Greater Poland

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Greater Poland in Codex diplomaticus Maioris Poloniae
Greater Poland as part of Poland before 1660

The landscape of Greater Poland ( Polonia maior ) or Wielkopolska forms the historical core of Poland and describes the oldest part of Poland around Poznan and Gniezno .


Polonia maior , from which the term Greater Poland is derived, was the name of the settlement area of ​​the Polans , the Slavic tribe, in the 9th and 10th centuries , whose princes, the Piasts , founded the first Polish kingdom and the first kings of Poland at the end of the 10th century posed. The first capital of this kingdom was Gnesen, Poland .

After the division of the inheritance of the Kingdom of Poland in 1138 in duchies which was created Duke of Greater Poland . In 1320, the duchy was dissolved as a feudal rulership and divided into two voivodships : one based in Poznań , the other in Kalisz (Palatinatus Posnaniensis and Palatinatus Calisiensis). From then on, the voivodships were among the most important administrative regions of the United Kingdom of Poland.

After the establishment of the First Polish Republic in 1569, a large province called Greater Poland was created which, in addition to the eponymous landscape, also included Mazovia and Royal Prussia .

With the second partition of Poland in 1793, Greater Poland fell to Prussia and formed the province of South Prussia until the Peace of Tilsit in 1807 . To 1815 part of the Duchy of Warsaw , the western part was at the Congress of Vienna, the Prussian Kingdom as Posen struck and the eastern to the newly created Kingdom of Poland , which after the November Uprising in 1830 from the Russian Empire , first to a satellite state and from 1876 to the province Weichselland disempowered and from 1916 under the rule of the Central Powers as the reigning kingdom of Poland was re-established.

After the Poznan Uprising (1918-1919) and the Treaty of Versailles , Greater Poland belonged to the Second Polish Republic until the invasion of Poland ushered in the German occupation of Poland from 1939 to 1945 . In October 1939, the military district of Posen was annexed by the German Reich in violation of international law , not as a new province in the Free State of Prussia , but within its previous borders as the new Reichsgau Posen with administrative headquarters in Posen, which was renamed Reichsgau Wartheland in January 1940 . Captured by the Red Army in the Vistula-Oder operation in January 1945 , Greater Poland became part of the People's Republic of Poland , the predecessor of today's Third Polish Republic, with the implementation of the Potsdam Agreement .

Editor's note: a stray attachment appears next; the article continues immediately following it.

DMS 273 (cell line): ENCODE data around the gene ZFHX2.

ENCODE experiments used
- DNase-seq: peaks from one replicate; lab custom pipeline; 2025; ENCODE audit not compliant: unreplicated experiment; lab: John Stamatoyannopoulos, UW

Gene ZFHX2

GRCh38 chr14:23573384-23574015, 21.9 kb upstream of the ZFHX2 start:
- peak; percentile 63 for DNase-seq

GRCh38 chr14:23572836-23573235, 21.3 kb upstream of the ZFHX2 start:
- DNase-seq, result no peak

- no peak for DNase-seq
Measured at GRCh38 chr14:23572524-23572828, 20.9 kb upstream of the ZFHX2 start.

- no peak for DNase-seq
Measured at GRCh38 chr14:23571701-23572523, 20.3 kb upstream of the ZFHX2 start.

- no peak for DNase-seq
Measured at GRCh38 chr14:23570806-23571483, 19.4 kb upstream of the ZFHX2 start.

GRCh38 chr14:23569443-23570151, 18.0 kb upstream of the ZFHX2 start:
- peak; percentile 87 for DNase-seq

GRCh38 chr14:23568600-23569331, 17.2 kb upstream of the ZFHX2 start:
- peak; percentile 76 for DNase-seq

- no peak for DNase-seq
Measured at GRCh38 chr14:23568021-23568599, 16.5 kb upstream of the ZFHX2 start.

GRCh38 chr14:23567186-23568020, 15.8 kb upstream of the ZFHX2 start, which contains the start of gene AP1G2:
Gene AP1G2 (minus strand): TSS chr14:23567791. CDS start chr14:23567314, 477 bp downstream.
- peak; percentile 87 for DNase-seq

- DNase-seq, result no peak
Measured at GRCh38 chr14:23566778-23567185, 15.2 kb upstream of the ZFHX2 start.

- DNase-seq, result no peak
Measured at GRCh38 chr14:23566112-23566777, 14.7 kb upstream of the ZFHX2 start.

Name and meaning

The German term “Großpolen” is somewhat misleading, as it suggests a large area encompassing all Polish settlement areas in the sense of irredentism (cf. Greater Serbia , Greater Germany ). Compared to other parts of Poland , the region is rather medium-sized, for example compared to Lesser Poland , which at least in earlier times comprised a much larger area. In fact, the terms Polonia maior and Polonia minor , which appeared in the Polish Latin chancellery language in the 11th century - which were later translated as Wielkopolska and Malopolska ("Greater Poland" and "Lesser Poland") - have nothing to do with territorial expansion. Rather, what was meant was a distinction between maior and minor in the sense of "older" and "younger", because Polonia minor (actually "Young Poland") around Kraków (Cracow) was not joined to the Polish kingdom until the end of the 10th century had only included Polonia maior ("Old Poland") around Gniezno (Gnesen).


Greater Poland includes today's Greater Poland Voivodeship as well as the southern part (Kujawien) of the Kuyavian-Pomeranian Voivodeship and the eastern strip of the Lubusz Voivodeship . Wielkopolska was home to Gniezno (Gnesen) and Posen (Poznań), the country's two earliest capitals, until Kraków (Kraków) became the capital of Poland in 1038 under Casimir I the innovator .


Today Greater Poland, together with Mazovia, forms the central parts of the country, through which the important traffic axes run in an east-west direction. The most important rivers are the Oder (Odra) , the Warta (Warta) and the Vistula (Wisła) , the most important cities are Poznań (Poznan) and Gniezno (Gnesen) , Kalisz (Kalisch) and Leszno (Lissa).

See also